What has emotion got to do with digital business? More than you might think. You are of course more likely to annoy people than create a romantic mood by talking about the GDPR, for example. Nevertheless, you should keep talking – because annoyance is also an emotion that will help you to sell. While your competitor is maintaining a seemingly dignified silence, “because no one’s listening anyway”, sit back and watch the orders coming in. Because the general levels of nervousness guarantee that none of your customers has forgotten what comes into effect on May 25th. You just need to be there for them when they decide to do something “now”, so they don’t have to be afraid of negative consequences. Fear, too, is ultimately emotion.
Exploit the full potential of this topic, whether on the phone or in the text of the email:
Especially in the B2B sector, your customers expect expertise. Never miss an opportunity to shine as an expert in your field. That does mean work, because you have to do your research, keep up to date with everything and always have a good overview of what’s happening. But it is worth it and feels good, too – the more you know about your industry and/or niche, the more confident you’ll be with your customers and the more welcome your visits and offers will be. And all this will be reflected in a noticeable increase in sales.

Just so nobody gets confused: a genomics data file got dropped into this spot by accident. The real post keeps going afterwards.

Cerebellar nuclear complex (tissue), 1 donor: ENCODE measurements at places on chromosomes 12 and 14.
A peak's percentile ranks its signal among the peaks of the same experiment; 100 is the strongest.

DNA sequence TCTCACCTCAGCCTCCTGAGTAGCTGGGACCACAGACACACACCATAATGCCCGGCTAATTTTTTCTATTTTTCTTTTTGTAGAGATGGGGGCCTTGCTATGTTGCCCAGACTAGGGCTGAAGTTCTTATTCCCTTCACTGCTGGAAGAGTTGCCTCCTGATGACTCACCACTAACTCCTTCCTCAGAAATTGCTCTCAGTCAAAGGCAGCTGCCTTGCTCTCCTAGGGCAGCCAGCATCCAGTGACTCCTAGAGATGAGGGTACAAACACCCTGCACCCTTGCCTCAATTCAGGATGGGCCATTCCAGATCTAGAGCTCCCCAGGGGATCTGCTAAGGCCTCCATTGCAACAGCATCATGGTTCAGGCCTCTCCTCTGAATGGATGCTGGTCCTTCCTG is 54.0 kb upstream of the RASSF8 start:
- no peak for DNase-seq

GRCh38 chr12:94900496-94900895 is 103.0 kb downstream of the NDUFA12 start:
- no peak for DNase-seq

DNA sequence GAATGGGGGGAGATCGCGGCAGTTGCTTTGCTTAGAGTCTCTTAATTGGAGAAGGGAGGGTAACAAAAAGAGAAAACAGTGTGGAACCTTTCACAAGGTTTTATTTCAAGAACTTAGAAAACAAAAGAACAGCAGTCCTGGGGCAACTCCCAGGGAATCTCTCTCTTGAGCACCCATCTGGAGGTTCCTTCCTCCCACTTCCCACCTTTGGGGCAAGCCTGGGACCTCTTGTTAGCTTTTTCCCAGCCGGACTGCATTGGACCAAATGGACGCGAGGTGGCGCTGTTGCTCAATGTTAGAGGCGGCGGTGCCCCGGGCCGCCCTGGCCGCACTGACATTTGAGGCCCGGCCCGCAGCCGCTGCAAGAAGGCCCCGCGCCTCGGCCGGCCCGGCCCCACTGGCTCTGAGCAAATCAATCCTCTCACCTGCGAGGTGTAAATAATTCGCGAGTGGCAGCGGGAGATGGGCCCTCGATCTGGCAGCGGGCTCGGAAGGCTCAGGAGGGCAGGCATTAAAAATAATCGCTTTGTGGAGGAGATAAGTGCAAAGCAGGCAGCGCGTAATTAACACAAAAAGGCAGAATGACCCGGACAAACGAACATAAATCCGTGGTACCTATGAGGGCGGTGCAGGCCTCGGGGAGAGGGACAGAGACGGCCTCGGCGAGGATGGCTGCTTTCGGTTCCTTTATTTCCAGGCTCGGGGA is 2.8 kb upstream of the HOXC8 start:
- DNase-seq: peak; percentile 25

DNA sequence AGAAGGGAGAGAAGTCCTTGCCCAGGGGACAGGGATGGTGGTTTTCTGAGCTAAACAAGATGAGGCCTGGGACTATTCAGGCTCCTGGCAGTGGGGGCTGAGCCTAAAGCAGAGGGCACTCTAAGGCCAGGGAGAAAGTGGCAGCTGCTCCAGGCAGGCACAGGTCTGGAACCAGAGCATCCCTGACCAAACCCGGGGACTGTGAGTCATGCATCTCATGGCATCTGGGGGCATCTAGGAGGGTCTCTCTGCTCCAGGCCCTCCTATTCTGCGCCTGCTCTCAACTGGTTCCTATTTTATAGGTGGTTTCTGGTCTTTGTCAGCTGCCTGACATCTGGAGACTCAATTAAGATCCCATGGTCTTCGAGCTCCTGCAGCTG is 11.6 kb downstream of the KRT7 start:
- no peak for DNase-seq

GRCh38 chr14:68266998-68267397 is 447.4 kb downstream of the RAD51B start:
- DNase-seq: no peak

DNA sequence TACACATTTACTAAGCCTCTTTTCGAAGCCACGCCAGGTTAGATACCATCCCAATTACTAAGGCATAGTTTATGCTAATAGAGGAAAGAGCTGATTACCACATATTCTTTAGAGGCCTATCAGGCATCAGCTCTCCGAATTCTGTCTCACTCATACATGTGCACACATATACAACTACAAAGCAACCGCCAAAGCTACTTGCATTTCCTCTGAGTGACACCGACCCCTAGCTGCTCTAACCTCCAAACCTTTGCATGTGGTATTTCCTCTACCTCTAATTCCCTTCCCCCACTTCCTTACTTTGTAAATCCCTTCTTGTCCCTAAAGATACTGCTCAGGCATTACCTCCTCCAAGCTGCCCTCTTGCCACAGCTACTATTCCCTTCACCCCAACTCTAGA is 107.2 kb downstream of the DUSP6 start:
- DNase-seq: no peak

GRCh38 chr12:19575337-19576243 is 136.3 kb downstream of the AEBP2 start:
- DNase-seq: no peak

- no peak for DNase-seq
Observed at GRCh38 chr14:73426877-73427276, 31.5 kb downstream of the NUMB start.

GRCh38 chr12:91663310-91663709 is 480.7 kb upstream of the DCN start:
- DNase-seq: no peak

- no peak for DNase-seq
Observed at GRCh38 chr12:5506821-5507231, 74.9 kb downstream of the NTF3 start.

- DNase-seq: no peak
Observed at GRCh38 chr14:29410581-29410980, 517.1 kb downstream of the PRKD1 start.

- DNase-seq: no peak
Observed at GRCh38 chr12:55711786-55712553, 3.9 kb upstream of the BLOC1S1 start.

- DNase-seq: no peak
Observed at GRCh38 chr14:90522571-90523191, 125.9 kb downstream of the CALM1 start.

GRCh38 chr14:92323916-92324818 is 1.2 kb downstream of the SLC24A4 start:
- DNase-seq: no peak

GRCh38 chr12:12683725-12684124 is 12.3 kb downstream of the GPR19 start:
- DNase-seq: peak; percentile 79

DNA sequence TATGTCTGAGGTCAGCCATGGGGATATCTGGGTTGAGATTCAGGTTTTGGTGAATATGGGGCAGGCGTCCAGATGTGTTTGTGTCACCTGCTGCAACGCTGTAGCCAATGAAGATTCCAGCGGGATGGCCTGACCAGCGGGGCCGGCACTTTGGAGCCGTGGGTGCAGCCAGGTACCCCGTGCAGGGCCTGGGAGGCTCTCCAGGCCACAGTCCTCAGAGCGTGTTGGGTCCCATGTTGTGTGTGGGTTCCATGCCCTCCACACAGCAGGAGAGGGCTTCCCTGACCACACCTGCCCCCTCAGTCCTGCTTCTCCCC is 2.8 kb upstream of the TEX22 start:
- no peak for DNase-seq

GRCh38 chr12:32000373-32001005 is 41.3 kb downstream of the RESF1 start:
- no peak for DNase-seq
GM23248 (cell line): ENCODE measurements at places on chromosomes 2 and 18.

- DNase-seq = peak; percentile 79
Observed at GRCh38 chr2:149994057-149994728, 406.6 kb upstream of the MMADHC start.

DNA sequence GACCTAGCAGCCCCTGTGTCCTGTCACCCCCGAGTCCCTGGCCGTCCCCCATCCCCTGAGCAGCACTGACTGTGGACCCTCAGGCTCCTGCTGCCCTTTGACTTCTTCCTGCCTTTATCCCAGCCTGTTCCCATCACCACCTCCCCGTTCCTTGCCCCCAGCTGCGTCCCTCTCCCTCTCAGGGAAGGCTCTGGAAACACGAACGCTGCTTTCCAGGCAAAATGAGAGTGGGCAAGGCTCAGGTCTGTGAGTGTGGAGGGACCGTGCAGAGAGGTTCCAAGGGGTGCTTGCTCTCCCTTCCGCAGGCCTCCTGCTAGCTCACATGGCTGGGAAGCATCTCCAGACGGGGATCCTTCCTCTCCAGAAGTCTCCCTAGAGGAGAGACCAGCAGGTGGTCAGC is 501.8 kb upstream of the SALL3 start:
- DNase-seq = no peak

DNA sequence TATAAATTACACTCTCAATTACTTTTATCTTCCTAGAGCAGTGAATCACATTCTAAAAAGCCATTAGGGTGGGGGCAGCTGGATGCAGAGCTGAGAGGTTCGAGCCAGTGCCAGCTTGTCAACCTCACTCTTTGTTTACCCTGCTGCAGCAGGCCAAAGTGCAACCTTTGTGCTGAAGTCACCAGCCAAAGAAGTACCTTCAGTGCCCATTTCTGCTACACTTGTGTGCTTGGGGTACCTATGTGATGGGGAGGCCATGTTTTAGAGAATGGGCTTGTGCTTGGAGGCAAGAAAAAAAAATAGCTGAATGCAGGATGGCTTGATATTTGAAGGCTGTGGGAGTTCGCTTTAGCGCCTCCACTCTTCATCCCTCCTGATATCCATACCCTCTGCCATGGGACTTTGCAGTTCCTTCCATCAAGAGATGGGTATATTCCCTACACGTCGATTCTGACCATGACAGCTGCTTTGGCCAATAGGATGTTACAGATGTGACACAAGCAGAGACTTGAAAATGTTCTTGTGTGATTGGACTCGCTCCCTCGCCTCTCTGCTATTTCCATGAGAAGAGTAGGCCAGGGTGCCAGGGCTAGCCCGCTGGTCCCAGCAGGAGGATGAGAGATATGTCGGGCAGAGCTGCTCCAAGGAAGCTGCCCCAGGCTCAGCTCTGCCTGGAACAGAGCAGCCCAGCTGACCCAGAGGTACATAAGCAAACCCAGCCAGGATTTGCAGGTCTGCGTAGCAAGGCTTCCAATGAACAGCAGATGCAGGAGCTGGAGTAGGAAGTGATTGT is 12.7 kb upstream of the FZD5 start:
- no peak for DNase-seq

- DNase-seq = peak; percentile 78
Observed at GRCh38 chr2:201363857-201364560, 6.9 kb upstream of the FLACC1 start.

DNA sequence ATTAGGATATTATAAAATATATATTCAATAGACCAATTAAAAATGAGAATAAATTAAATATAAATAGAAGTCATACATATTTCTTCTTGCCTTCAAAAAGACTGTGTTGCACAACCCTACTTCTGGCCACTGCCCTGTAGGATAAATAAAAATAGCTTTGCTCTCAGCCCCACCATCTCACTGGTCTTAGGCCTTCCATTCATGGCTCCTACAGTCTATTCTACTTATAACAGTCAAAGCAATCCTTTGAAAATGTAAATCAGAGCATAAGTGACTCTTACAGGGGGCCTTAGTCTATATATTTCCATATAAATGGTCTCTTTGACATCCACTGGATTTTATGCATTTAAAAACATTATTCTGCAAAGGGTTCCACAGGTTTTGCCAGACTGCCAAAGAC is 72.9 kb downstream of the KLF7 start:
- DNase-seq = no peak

Use these 6 tips to make your existing customer campaigns even more successful. Be sure to monitor their progress and document their success. It will enable you to understand which measures are successful and apply them to other activities.
Are you interested in wireless Internet access for guests, staff or things for your enterprise, or do you provide network solutions for clients? Drop a few lines to share your opinion with us: email@example.com
At Asteas, we see it as our task to shape wireless Internet access in networks efficient and legally conformant for the supplier, efficient and comfortable for the user and secure for both.
For more information, visit our website www.asteas.com or contact us here.